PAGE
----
Definition of digs in English:

digs

Pronunciation /diɡz/ /dɪɡz/

See synonyms for digs

Translate digs into Spanish

plural noun

informal
  • Living quarters.

    • ‘they are looking for new digs’
    • ‘At least Nigel has nice new digs now - complete with sunshine views and indoor plants!’
    • ‘For the record, here's the link to his new digs at Normblog.’
    • ‘Come celebrate our new digs and the spirit of the holiday season with us.’
    • ‘In January, he got together with the company in its new digs to choreograph a new piece, premiering later this year.’
    • ‘So it's especially frustrating when your mysteriously marked-down new digs turn out to be haunted by vengeful spirits.’
    • ‘Next time somebody gets murdered or decides to blow their head off at your digs, this South Shore resident is the man you'll soon want to call.’
    • ‘Anyhow, I failed to mention yesterday that you should go over and see Miguel at his new digs.’
    • ‘The center's new digs also house recordings, memorabilia, original letters, and first-edition musical scores.’
    • ‘As a bachelor architect designing my own digs, leaving room for them was pretty much at the bottom of the priorities list.’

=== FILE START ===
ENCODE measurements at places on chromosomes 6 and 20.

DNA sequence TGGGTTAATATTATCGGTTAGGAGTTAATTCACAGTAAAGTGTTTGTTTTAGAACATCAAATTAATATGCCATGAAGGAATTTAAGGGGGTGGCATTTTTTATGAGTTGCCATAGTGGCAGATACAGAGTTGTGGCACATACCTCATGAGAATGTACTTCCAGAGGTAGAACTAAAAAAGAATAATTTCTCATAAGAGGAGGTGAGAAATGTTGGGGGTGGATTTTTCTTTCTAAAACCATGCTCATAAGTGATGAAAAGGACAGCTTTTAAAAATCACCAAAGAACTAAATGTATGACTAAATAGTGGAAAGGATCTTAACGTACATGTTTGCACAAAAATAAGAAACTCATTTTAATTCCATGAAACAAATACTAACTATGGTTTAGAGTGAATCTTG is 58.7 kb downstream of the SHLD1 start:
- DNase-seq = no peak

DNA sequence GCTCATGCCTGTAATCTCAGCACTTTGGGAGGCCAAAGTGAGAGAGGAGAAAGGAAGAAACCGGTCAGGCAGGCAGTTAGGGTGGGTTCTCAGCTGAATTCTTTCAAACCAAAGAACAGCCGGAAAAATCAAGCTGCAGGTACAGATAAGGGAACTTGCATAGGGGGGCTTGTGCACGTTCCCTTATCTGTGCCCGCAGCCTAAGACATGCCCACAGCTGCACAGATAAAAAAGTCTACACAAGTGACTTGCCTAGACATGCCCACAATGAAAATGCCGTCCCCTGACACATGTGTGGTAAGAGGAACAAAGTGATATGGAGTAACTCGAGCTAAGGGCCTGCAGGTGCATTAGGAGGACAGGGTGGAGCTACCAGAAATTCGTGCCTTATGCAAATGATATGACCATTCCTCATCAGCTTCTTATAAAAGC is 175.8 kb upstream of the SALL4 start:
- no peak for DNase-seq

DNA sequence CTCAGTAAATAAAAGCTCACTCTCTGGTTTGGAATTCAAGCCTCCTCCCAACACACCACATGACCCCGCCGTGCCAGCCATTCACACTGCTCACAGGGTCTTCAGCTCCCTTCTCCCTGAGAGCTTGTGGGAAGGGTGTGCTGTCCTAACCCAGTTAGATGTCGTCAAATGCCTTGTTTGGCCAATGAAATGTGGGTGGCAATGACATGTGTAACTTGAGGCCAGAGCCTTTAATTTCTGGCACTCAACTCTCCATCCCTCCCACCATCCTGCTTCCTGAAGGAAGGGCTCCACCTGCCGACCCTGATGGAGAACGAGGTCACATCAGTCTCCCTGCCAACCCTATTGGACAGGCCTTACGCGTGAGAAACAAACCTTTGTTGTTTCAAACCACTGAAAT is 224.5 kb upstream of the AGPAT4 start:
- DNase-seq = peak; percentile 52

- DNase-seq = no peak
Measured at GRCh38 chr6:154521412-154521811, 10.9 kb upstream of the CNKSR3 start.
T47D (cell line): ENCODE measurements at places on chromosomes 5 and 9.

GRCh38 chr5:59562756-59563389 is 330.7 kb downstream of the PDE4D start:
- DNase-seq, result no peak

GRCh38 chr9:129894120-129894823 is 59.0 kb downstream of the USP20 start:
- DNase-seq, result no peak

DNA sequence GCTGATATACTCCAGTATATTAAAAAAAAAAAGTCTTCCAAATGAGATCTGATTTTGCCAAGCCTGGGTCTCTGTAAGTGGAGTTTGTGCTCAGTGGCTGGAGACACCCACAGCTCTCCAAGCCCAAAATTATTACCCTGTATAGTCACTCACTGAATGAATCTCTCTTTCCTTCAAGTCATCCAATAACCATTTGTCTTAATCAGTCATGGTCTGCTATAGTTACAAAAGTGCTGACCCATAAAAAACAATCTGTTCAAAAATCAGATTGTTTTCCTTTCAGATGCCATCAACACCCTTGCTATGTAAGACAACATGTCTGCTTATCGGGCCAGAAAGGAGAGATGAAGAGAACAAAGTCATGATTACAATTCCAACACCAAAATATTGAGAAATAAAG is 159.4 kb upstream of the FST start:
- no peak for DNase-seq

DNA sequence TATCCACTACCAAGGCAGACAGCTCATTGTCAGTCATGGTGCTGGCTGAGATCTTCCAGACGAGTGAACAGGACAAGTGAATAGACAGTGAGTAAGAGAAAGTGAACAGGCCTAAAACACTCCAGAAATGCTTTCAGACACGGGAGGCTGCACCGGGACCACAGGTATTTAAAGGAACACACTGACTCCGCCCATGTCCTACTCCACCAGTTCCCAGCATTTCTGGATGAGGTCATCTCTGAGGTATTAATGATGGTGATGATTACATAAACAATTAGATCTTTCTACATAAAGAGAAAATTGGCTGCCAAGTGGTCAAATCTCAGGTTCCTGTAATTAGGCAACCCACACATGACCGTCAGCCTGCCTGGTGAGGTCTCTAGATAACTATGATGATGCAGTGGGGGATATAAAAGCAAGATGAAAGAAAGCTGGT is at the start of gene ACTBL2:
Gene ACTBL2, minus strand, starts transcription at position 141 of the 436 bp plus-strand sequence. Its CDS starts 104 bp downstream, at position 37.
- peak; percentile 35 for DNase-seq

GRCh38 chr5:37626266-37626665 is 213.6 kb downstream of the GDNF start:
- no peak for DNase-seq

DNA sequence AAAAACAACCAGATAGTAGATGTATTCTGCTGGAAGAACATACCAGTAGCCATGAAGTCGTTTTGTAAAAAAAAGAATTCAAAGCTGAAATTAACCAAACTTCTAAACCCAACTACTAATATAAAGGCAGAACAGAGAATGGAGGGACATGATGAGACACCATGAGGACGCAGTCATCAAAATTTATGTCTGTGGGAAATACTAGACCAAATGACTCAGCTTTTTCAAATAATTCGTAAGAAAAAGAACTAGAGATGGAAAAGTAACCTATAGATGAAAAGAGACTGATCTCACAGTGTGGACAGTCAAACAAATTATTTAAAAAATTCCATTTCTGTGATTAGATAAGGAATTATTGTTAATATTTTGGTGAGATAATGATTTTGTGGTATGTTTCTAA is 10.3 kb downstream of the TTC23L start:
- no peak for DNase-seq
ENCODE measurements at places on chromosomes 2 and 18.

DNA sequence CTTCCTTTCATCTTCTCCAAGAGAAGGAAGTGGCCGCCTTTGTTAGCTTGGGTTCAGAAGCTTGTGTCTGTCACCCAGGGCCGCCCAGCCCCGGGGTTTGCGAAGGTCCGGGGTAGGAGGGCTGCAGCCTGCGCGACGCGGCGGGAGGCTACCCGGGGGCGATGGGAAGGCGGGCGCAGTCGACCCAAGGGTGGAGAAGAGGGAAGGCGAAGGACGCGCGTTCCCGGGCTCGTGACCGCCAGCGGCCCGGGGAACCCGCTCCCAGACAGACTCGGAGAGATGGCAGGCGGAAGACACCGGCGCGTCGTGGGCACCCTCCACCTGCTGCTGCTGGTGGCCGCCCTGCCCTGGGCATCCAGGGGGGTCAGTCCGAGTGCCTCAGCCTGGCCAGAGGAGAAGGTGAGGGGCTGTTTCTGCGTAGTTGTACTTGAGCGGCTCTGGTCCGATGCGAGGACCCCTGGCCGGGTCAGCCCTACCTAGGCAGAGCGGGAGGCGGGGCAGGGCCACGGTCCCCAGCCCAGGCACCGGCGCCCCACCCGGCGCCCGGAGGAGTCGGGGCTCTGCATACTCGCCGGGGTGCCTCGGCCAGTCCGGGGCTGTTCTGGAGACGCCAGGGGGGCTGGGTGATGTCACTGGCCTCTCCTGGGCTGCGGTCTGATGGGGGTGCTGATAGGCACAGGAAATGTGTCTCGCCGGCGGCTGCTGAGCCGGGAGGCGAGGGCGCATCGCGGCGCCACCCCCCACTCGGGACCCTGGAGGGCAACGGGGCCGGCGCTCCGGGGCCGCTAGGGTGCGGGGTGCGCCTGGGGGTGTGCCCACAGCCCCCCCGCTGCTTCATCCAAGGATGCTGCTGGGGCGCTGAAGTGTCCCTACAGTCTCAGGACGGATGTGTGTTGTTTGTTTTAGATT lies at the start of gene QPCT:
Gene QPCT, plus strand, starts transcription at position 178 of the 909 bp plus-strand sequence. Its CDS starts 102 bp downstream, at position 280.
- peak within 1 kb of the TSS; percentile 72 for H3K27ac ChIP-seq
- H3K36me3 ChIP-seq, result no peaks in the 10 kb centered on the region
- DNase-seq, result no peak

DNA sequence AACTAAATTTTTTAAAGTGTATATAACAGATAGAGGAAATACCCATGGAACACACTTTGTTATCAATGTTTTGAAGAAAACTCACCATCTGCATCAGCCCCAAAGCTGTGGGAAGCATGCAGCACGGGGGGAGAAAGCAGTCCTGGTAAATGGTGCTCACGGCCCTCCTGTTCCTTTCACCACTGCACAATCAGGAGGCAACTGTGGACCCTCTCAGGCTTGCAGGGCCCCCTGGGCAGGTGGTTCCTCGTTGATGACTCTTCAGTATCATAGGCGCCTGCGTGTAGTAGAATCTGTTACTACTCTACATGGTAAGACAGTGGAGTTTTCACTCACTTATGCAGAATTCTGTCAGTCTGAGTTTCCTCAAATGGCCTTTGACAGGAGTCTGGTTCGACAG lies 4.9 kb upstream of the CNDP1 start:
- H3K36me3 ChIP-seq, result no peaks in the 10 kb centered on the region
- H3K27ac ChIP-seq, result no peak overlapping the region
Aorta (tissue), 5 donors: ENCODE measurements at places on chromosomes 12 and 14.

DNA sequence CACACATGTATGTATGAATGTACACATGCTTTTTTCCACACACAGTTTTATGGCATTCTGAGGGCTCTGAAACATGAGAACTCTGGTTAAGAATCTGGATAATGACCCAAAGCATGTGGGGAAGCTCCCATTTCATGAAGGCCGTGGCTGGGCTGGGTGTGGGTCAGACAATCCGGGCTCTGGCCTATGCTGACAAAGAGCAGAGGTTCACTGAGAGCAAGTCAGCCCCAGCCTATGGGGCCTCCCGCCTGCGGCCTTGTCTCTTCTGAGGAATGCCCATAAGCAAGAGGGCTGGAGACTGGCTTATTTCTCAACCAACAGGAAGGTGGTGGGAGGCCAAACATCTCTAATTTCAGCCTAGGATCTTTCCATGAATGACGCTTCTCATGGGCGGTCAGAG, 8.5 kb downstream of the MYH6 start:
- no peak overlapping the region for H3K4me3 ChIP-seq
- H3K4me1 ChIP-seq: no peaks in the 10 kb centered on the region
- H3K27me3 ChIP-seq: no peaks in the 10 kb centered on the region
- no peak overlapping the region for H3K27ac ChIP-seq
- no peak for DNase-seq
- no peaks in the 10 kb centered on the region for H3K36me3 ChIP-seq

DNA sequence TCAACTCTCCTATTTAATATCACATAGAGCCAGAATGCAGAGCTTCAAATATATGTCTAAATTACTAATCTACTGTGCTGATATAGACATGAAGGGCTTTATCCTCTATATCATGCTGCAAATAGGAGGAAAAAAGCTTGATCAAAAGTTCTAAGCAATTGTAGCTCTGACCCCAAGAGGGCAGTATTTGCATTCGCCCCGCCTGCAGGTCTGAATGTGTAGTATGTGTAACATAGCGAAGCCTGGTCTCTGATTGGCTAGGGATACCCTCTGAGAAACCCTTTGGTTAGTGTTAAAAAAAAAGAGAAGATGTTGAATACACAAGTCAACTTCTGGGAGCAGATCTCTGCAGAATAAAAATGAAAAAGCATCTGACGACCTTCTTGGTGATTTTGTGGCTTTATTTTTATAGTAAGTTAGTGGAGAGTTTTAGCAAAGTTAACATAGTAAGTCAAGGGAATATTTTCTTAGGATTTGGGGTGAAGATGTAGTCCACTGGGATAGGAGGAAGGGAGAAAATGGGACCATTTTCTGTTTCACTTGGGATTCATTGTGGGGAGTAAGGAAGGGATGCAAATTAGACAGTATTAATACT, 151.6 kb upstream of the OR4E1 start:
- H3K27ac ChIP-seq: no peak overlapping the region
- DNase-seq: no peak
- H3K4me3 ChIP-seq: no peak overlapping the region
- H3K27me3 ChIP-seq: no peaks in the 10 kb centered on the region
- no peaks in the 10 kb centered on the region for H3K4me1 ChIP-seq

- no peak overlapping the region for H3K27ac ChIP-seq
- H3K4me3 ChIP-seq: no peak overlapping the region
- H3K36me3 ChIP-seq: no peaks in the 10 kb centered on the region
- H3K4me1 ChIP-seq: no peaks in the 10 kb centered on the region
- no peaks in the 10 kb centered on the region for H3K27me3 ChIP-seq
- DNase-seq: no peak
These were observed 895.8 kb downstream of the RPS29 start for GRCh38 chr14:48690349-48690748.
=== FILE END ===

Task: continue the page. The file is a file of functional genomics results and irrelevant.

• ‘It takes a particularly brave soul to hand over the keys to his carefully and artfully arranged digs for such an extended period of time - especially to someone like me - one of the blogless.’
    • ‘It was implied that it was some sort of intellectual book and so I stuffed it in my bag and forgot about it until I got back to my digs when I discovered that the book was this though not in that binding.’
    • ‘I got back to my digs, it was about 11: 00 am on a damp Friday morning.’
    • ‘When I get back to my digs, I climb straight into bed.’
    • ‘I walked back to my digs, light-headed from lack of sleep.’
    • ‘If not, well, think of all the time I'll have to redo the new digs.’
    lodgings, living quarters, quarters, rooms
    View synonyms

Origin

Late 19th century short for diggings, used in the same sense, probably referring to the land where a farmer digs, i.e. works and, by extension, lives.